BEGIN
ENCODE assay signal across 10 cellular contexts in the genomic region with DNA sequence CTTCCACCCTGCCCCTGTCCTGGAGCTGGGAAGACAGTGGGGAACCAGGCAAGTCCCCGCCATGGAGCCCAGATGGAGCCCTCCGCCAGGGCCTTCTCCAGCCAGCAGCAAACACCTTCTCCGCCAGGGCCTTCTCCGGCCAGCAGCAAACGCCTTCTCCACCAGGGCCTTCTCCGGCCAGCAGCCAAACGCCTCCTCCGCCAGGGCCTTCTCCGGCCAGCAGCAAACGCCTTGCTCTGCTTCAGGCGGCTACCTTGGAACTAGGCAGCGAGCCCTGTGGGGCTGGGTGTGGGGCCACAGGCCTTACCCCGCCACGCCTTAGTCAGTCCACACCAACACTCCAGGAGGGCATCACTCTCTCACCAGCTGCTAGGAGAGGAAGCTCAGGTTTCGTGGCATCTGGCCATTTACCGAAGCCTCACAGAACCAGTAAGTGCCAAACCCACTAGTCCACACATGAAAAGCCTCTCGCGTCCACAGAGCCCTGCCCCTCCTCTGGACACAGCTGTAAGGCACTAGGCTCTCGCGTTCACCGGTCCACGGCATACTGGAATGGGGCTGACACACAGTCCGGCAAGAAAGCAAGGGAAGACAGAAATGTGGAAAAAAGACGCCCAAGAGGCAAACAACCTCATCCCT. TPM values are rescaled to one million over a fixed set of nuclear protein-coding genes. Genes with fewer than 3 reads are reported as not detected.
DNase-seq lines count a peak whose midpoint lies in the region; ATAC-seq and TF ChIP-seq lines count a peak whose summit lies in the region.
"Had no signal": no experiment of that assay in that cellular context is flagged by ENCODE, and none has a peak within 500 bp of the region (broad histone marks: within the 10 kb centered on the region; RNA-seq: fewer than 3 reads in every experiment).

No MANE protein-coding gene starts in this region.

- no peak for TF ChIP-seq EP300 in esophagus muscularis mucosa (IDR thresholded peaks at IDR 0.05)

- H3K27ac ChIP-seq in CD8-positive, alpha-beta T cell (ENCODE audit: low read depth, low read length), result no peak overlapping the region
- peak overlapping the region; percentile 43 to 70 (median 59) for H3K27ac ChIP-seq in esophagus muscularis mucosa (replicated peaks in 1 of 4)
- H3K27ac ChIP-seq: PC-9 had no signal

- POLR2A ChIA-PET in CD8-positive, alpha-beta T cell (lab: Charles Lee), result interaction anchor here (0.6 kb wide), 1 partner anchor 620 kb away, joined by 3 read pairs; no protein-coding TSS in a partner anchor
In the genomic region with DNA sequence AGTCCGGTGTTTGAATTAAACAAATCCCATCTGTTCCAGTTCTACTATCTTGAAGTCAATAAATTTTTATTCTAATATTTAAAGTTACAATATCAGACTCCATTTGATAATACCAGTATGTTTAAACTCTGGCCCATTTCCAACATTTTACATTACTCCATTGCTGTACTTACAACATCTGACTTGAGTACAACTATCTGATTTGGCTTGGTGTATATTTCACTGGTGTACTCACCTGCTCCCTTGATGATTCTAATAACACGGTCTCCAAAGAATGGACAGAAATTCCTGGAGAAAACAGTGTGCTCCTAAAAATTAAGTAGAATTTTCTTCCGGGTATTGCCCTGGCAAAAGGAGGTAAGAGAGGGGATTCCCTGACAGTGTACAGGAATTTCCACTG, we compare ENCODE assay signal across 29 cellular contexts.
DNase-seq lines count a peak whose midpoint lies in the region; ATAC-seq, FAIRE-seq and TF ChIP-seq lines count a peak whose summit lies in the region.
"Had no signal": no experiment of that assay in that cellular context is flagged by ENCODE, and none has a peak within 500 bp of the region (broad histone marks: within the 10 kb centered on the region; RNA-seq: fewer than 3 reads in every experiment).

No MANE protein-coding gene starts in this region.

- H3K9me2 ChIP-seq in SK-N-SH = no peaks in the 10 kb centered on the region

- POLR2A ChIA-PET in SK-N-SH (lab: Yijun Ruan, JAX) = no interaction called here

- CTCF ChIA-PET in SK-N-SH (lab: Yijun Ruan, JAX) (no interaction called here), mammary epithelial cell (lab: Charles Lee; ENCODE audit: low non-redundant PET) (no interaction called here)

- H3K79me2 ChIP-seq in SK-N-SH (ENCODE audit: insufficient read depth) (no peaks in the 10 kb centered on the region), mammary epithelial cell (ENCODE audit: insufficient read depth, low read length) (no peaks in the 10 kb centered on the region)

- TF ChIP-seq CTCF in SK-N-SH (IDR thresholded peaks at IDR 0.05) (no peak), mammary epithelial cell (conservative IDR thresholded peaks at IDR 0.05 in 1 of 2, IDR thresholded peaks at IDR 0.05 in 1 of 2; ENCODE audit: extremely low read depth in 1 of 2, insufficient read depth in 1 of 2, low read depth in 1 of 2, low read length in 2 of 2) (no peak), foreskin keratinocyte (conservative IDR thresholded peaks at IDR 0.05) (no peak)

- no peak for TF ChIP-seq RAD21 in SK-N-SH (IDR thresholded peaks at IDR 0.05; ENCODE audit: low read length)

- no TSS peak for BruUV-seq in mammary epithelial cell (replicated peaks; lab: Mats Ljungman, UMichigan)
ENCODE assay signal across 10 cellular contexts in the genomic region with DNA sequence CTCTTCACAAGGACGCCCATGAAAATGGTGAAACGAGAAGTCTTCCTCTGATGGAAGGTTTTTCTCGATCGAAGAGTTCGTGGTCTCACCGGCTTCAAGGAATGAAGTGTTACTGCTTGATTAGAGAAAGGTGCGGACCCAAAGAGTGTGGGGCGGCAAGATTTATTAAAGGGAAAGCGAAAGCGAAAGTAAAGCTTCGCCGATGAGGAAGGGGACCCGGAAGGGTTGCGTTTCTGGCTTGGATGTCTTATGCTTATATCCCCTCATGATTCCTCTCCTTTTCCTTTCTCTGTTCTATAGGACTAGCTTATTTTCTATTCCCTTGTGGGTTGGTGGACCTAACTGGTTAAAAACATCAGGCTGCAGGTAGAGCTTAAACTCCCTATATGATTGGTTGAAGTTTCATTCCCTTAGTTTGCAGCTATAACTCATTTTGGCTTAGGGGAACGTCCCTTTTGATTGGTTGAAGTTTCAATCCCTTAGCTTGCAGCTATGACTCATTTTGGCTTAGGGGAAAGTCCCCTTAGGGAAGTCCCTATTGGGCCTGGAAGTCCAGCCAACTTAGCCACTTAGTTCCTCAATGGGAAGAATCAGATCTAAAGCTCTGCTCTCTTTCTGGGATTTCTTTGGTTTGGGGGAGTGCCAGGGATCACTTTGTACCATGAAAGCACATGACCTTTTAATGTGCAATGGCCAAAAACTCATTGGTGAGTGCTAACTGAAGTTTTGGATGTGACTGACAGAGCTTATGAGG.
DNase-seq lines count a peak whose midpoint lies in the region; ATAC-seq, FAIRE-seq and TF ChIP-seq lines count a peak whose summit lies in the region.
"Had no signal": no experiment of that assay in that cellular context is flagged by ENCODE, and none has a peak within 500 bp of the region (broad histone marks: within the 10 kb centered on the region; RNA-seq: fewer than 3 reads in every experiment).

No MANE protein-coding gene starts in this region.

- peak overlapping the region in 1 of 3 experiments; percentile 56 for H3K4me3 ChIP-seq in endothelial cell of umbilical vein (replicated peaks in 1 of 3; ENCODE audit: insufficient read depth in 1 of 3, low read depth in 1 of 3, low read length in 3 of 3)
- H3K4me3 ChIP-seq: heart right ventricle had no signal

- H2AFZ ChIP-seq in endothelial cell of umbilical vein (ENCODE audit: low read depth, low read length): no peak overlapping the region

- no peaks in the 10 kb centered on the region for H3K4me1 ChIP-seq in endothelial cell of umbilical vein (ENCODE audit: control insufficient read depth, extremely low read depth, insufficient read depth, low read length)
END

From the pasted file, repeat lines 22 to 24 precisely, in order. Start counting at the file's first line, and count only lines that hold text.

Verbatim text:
DNase-seq lines count a peak whose midpoint lies in the region; ATAC-seq, FAIRE-seq and TF ChIP-seq lines count a peak whose summit lies in the region.
"Had no signal": no experiment of that assay in that cellular context is flagged by ENCODE, and none has a peak within 500 bp of the region (broad histone marks: within the 10 kb centered on the region; RNA-seq: fewer than 3 reads in every experiment).

No MANE protein-coding gene starts in this region.